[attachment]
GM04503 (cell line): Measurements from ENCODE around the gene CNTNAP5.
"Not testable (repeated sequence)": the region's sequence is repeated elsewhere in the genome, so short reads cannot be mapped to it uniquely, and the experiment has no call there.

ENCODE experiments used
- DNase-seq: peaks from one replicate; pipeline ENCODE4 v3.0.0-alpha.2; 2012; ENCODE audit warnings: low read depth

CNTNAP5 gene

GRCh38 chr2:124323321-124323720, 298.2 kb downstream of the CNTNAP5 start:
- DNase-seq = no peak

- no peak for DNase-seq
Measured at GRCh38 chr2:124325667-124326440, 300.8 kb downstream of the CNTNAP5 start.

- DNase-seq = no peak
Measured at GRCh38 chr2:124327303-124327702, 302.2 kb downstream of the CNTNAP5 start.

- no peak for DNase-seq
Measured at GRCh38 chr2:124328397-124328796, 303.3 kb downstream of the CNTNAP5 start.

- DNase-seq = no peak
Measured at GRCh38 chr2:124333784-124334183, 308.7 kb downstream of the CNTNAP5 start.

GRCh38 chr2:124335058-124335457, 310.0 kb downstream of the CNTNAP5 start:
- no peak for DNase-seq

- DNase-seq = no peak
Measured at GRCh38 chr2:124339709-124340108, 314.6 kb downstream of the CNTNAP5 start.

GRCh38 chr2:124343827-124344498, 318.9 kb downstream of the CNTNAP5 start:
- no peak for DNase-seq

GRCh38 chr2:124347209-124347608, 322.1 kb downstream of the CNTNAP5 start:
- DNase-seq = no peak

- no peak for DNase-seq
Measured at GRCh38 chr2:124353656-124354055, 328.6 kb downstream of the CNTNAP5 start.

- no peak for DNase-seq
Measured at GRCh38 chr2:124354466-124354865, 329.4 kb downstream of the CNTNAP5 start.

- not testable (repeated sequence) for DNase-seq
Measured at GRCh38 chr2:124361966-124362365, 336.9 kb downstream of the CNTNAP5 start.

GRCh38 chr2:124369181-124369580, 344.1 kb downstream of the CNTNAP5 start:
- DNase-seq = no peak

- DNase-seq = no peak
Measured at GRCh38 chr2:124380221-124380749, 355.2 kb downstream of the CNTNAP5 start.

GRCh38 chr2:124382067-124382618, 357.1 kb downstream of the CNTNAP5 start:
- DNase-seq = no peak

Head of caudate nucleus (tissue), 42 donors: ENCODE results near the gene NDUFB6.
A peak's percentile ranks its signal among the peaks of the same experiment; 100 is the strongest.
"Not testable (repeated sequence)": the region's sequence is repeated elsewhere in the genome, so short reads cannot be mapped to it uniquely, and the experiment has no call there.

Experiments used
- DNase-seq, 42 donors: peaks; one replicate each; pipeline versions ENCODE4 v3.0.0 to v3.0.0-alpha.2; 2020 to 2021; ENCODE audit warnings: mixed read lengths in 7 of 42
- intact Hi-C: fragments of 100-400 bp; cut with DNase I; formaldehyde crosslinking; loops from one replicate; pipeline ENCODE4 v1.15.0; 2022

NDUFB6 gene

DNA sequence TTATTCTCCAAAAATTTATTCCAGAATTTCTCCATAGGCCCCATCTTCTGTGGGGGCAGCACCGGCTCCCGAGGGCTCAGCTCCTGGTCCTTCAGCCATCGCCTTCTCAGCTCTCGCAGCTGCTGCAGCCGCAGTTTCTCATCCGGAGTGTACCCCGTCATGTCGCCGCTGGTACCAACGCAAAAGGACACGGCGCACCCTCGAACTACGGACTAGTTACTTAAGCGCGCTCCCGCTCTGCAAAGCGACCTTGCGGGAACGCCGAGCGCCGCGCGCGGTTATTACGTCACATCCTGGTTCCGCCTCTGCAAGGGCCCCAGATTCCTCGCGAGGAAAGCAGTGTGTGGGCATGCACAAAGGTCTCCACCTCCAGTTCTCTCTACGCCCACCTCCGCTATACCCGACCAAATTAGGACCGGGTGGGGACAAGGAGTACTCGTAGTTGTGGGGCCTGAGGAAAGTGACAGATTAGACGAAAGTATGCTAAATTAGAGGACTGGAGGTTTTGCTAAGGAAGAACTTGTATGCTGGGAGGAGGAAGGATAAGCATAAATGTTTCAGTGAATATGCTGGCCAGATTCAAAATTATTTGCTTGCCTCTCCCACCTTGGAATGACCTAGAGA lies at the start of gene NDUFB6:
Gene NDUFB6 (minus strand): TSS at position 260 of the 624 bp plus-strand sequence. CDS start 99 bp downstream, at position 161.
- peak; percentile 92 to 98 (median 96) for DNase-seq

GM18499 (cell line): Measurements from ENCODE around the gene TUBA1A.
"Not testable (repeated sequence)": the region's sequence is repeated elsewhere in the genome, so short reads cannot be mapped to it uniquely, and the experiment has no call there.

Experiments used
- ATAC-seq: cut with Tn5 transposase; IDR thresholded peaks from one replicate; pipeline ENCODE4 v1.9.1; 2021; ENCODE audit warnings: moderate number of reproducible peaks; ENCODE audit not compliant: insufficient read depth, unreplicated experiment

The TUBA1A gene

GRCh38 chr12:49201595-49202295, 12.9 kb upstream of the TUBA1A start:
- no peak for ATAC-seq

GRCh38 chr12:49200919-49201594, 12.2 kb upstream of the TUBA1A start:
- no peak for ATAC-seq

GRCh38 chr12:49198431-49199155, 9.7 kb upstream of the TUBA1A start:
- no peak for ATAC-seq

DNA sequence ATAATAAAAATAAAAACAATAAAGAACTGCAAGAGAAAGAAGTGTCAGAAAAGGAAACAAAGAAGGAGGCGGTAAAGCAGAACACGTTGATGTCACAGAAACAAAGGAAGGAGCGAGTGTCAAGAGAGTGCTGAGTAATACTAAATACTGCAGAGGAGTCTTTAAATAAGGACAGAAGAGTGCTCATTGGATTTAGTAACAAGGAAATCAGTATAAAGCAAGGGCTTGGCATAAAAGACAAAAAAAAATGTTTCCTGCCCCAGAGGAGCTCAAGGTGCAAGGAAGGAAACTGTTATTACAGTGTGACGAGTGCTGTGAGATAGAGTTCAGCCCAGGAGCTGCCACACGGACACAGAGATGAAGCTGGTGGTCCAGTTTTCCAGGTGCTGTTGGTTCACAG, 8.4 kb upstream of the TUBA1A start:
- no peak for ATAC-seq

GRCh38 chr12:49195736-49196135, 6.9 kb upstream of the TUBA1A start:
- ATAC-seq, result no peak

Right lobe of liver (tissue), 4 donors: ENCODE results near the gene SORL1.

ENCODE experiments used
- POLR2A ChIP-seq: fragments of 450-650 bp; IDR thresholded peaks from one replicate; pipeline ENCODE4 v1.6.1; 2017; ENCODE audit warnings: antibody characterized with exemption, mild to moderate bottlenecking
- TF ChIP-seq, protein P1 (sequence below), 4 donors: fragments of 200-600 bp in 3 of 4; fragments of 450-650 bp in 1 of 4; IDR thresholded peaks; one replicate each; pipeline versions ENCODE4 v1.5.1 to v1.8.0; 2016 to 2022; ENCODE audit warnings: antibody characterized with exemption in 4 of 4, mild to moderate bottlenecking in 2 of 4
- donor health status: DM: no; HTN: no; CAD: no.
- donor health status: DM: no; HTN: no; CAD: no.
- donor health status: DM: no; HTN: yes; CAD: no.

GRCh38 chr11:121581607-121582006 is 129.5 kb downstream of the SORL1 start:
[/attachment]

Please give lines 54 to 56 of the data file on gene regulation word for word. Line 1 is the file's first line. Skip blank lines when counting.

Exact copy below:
- no peak for ATAC-seq

GRCh38 chr12:49198431-49199155, 9.7 kb upstream of the TUBA1A start:
- no peak for ATAC-seq